The name “Burhaan” is fictitious and so is the city, “Smoketown.”

Skinny Love by Bon Iver.

I had a dream last night that I met the ten year old you again. You had that blue clip-in extension pinned to your hair. You know, the one you wore at that birthday party we threw you at the Smoketown townhouse. You were holding your friend’s hand—Burhaan I think his name was. He was two years old, a few years shy of witnessing his parents lose their lives to the Talibs gunshots in his modest home in Kabul. Both of you had solemn and telling expressions on your faces. It was as if you possessed foresight about the kind of plight you were both set to endure.

I watched and studied your silhouettes, as both of you walked out of the fog, until you presented yourselves to me. I was overwhelmed by the sort of pain you feel when you just want to sit down, crouch, and hug your legs, while rocking back and forth vehemently. You didn’t say a single word but something about the vibes you were sending me kept me from acting on compulsion, which was to capture you both and keep you in my protection.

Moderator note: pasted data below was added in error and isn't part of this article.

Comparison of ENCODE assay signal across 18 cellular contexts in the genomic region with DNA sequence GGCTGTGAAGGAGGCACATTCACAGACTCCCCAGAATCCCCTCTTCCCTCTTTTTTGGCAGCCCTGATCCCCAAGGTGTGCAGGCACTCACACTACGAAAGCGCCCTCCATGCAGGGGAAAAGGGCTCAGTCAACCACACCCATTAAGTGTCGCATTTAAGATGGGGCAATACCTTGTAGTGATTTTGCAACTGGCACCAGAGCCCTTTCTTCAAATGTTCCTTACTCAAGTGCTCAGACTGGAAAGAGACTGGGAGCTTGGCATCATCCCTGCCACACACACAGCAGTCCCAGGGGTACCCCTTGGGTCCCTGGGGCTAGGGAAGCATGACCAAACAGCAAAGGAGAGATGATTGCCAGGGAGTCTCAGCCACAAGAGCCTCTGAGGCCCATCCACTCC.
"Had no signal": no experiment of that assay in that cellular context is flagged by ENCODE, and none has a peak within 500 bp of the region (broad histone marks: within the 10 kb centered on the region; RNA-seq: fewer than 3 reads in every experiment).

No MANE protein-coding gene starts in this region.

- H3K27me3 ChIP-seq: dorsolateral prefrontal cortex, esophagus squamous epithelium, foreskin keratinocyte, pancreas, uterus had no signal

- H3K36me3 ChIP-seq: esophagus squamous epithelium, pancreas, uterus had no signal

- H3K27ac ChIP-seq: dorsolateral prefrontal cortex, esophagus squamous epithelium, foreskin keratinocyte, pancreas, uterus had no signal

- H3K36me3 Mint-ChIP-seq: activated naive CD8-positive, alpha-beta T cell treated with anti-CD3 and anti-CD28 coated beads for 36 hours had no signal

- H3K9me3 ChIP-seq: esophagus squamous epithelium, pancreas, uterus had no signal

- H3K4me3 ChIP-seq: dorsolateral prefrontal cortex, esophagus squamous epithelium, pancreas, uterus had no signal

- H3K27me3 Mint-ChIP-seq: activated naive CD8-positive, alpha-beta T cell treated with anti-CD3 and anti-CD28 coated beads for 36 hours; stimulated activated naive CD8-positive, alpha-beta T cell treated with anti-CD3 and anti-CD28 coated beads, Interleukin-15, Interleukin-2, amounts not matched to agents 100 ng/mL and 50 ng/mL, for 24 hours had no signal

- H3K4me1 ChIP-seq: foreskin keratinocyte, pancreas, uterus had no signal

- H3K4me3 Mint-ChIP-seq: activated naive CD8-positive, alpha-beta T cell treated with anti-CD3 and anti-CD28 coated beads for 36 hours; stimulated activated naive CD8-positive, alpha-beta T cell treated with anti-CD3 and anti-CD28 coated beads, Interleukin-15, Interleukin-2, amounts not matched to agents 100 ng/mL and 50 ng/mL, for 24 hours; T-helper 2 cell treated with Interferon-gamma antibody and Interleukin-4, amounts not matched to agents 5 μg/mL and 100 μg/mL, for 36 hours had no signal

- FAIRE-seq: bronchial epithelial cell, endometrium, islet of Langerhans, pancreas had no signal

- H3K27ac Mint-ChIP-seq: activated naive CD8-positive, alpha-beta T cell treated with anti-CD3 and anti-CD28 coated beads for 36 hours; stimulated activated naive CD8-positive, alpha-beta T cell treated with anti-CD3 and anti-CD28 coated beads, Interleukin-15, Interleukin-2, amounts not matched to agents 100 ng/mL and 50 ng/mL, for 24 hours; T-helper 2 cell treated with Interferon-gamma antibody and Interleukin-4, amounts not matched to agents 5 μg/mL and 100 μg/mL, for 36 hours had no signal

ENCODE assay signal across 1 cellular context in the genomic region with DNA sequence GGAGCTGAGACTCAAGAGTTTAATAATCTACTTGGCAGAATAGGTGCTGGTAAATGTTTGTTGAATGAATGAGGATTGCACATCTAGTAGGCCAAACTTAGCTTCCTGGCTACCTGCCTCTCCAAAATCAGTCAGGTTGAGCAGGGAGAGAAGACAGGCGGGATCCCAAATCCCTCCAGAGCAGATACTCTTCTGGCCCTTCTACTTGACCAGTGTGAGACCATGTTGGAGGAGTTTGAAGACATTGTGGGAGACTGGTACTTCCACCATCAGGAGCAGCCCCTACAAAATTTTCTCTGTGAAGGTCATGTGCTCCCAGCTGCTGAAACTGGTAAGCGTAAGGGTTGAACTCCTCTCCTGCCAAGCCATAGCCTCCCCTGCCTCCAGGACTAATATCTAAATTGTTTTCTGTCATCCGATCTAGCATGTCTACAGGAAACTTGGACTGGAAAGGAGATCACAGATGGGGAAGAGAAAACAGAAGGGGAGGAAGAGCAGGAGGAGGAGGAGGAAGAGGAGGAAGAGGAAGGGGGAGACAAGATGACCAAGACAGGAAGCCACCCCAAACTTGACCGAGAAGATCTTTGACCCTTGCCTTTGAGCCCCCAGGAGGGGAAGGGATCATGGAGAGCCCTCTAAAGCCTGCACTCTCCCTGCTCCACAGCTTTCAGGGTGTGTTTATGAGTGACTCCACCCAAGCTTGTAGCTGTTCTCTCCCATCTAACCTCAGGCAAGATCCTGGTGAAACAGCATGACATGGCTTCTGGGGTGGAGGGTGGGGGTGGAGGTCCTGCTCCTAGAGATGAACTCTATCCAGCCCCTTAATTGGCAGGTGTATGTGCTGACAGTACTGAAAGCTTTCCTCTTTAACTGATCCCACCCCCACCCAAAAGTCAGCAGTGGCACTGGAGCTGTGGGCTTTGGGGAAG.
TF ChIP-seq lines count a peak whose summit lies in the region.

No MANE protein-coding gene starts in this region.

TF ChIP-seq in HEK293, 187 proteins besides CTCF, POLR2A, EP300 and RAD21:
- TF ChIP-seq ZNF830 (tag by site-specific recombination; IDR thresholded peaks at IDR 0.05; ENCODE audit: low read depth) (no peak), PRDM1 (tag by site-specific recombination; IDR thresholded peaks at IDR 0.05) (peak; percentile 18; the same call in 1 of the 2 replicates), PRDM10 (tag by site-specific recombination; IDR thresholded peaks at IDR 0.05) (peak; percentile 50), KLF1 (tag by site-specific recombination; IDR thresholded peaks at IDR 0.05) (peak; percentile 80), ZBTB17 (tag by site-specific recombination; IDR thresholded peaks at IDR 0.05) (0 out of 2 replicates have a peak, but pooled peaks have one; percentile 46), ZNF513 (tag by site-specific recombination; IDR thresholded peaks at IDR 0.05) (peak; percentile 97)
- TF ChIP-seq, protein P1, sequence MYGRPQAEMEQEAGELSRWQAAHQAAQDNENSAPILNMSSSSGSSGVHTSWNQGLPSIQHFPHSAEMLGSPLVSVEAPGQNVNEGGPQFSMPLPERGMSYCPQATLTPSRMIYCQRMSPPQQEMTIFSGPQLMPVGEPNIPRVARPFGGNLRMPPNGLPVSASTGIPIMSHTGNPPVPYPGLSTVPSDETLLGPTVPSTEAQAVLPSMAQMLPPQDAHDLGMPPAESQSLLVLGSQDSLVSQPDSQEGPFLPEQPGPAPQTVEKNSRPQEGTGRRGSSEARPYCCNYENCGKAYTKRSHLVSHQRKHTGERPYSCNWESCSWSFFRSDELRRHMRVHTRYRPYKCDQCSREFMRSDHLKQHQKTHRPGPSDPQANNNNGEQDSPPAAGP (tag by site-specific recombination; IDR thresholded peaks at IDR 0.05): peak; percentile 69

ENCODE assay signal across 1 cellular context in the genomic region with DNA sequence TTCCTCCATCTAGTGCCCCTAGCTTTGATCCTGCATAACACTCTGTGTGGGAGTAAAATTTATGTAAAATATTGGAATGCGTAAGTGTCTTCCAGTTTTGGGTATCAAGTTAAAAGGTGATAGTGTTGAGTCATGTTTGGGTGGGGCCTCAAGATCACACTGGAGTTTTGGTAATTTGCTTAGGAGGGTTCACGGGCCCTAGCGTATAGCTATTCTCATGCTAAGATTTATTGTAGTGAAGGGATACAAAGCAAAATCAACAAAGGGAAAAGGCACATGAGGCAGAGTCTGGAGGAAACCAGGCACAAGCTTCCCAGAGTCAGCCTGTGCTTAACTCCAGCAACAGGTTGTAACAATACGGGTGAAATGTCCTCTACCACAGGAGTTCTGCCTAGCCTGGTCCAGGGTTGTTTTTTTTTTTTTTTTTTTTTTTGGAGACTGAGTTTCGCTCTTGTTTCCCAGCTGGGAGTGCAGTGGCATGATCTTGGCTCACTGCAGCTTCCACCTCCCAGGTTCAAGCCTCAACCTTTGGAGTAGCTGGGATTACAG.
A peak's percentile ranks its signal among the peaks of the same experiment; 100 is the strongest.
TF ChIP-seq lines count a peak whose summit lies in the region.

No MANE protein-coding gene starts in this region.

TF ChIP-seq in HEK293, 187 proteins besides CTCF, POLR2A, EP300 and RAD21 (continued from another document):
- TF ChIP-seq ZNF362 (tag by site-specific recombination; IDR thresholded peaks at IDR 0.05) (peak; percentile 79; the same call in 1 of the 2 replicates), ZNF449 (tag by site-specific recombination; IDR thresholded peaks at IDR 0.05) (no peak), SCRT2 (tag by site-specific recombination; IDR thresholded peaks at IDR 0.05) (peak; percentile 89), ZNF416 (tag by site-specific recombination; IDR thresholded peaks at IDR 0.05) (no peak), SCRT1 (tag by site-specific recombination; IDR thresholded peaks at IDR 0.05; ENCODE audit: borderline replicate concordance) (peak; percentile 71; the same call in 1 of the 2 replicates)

I invited both of you to stay at a cottage I had built. I kept saying that it was just up the road. But you wouldn’t respond. I asked you both repeatedly, as I feverishly paced my eyes to and from your faces, studying you endlessly. I desperately wanted to be your keeper. But the white noise wouldn’t relent.

Remember that one friend I told you about? The one who told me about her father’s middle aged friend with children and a wife of his own? Well she showed up as well. She appeared in a form just shy of five years old. She presented herself at an age before his dry mouth, incensed by the stench of cigarettes and chai, ever encroached on her passive mouth. It was before the rough and violent contact of his sandpaper skin ever violated her plump-milky complexion. She gently took Burhaan’s other hand. She appeared somber and ready for it as well.

I pleaded with you all. I said, I had room and board for everyone—that I had enough chickens and cows to live off for centuries to come. At ages ten, two and five the atmosphere should have been taken by the illumination of laughter and nuisance. But the white noise wouldn’t relent.